Challenge to California’s New Content-Based Restriction on Speech Outside Vaccination Centers
It was just filed Sunday by Michael Millen and by Catherine Short (of the Life Legal Defense Foundation), Aubin v. Bonta (N.D. Cal.):
On or about October 8, 2021, California enacted Senate Bill 742 …, creating Penal Code §594.39 … The Statute imposes various restrictions on First Amendment activity within 100 feet of the entrance to any “vaccination site,” which is defined to include any space or site where vaccines are provided, including hospitals, physician’s offices, clinics, and any retail space or pop-up location. While parts of the law restrict activity that is already illegal anywhere, such as obstructing movement and threatening people, the heart of the law is a restriction on approaching within 30 feet of another person for the purpose of engaging in various forms of traditional sidewalk free speech.
In 2000, the United States Supreme Court upheld a law imposing a similar restriction on approaching within 8 feet of other person in certain public locations, but size matters. SB742 is an unconstitutional restriction on free speech….
Public sidewalks are traditional public fora, which for “‘time out of mind’ … have been used for public assembly and debate.” … Governmental bodies may regulate the time, place and manner of speech in traditional public fora, but only if such regulations “are content-neutral, are narrowly tailored to serve a significant government interest, and leave open ample alternative channels of communication.” … A content-based exclusion may only be enforced if it serves a compelling government interest and is narrowly drawn to achieve that end.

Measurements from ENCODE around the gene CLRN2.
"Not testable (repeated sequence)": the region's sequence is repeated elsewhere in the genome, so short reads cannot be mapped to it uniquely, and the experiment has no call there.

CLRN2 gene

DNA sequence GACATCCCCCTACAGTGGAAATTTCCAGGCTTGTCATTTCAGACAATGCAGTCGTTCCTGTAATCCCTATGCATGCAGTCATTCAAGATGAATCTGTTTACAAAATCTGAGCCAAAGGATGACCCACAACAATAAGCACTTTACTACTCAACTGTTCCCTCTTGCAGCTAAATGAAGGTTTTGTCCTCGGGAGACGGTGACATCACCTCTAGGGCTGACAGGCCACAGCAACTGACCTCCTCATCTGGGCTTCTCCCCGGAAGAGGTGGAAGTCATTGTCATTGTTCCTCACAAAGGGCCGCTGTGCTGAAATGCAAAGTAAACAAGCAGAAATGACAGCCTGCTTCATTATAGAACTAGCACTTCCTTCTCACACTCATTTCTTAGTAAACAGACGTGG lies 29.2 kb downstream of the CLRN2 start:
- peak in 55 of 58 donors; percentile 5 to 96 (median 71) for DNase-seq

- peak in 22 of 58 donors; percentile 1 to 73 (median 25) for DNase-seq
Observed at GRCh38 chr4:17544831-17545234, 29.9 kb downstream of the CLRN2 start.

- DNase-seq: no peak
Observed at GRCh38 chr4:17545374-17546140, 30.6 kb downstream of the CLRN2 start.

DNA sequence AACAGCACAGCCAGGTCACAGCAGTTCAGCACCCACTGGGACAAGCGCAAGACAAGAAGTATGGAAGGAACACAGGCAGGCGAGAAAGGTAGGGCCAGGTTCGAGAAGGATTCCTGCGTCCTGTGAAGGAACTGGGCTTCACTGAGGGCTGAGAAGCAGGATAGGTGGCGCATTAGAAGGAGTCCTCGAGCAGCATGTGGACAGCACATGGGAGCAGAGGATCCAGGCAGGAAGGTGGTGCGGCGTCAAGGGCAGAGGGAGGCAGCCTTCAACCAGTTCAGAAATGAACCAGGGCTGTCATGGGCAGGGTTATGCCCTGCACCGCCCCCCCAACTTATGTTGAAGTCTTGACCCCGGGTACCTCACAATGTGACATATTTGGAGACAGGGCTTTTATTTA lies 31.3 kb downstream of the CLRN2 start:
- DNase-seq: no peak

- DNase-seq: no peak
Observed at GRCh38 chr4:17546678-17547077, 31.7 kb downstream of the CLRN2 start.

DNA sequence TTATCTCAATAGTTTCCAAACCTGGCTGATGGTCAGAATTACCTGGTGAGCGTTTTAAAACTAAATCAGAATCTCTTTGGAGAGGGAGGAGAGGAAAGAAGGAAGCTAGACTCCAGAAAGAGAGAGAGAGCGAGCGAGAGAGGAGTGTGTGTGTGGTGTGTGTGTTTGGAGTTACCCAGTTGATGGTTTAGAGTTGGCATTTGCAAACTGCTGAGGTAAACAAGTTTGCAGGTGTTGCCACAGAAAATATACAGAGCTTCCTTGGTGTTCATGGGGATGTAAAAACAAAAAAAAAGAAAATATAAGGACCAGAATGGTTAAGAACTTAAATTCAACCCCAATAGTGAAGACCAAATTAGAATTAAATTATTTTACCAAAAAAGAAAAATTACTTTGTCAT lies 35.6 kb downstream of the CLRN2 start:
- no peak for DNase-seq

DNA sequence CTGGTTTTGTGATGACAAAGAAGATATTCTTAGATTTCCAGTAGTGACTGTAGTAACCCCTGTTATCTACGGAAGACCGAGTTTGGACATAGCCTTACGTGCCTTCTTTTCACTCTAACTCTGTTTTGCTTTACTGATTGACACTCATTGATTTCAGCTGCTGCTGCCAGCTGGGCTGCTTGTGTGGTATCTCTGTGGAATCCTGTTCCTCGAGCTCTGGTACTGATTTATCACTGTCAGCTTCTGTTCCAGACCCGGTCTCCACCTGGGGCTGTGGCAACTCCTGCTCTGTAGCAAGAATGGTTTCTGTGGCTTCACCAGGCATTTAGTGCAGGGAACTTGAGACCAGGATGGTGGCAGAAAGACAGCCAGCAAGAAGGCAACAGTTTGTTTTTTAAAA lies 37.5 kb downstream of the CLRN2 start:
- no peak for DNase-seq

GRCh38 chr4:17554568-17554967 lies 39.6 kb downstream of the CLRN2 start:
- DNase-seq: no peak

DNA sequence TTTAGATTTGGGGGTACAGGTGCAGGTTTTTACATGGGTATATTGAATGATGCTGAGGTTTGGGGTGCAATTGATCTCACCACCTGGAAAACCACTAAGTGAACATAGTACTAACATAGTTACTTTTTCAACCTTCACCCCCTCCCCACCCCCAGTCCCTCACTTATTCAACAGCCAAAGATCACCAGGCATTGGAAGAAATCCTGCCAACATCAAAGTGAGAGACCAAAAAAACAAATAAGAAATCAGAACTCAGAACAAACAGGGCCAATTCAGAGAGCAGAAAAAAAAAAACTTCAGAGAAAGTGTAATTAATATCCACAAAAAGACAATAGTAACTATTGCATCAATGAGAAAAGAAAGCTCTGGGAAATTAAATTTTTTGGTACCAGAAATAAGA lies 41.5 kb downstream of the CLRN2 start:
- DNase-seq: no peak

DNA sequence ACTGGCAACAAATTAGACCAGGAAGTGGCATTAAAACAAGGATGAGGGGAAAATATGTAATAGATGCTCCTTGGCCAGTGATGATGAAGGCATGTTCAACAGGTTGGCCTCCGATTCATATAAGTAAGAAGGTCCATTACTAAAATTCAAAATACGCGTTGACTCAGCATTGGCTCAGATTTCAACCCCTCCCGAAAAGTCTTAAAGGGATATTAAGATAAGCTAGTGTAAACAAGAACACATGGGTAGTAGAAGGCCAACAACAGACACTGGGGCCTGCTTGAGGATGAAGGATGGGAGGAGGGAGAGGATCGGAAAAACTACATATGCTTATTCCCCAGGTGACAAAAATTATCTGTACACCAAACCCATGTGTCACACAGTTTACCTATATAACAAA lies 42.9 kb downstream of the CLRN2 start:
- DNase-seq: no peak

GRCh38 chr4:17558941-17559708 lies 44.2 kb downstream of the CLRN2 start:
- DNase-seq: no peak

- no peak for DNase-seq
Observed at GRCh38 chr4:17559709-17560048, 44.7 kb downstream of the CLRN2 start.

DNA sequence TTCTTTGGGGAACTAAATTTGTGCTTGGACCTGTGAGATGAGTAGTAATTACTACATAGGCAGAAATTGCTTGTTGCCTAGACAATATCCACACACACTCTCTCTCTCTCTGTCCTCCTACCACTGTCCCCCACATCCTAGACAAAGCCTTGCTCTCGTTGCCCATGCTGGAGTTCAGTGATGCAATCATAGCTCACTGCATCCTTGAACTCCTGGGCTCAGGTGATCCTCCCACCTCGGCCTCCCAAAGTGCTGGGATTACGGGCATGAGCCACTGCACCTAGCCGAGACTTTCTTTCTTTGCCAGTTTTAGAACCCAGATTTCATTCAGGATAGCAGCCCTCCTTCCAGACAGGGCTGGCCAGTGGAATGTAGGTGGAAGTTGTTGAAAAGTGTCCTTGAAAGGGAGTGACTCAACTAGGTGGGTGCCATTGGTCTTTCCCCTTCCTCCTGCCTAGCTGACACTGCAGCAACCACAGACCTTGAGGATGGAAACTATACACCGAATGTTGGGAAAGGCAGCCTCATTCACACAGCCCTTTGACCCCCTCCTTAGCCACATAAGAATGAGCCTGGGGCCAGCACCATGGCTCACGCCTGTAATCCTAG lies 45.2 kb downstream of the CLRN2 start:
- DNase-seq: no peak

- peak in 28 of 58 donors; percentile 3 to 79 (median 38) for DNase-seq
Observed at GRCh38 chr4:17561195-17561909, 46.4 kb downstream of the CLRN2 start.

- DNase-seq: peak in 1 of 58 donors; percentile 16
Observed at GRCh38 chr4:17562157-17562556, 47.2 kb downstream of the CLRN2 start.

[1.] The Statute is not content-neutral.
Section 594.39(d) expressly exempts “lawful picketing arising out of a labor dispute, as provided in Section 527.3 of the Code of Civil Procedure.” Laws that exempt labor picketing are content-based restrictions on speech. Carey v. Brown (1980) (striking down residential picketing ordinance containing an exception for labor picketing); Police Department of Chicago v. Mosley (1972) (striking down ordinance banning picketing of schools, with an exception for labor picketing). Thus, the Statute must be enjoined unless it serves a compelling governmental interest and is narrowly drawn to serve that interest….
[E]ven if the State’s interest in people receiving vaccines were a compelling interest, the Statute is not narrowly drawn to achieve that interest. The Statute bans approaches of any person seeking entry for any reason to any location where any vaccine is provided. Creating speech-free zon
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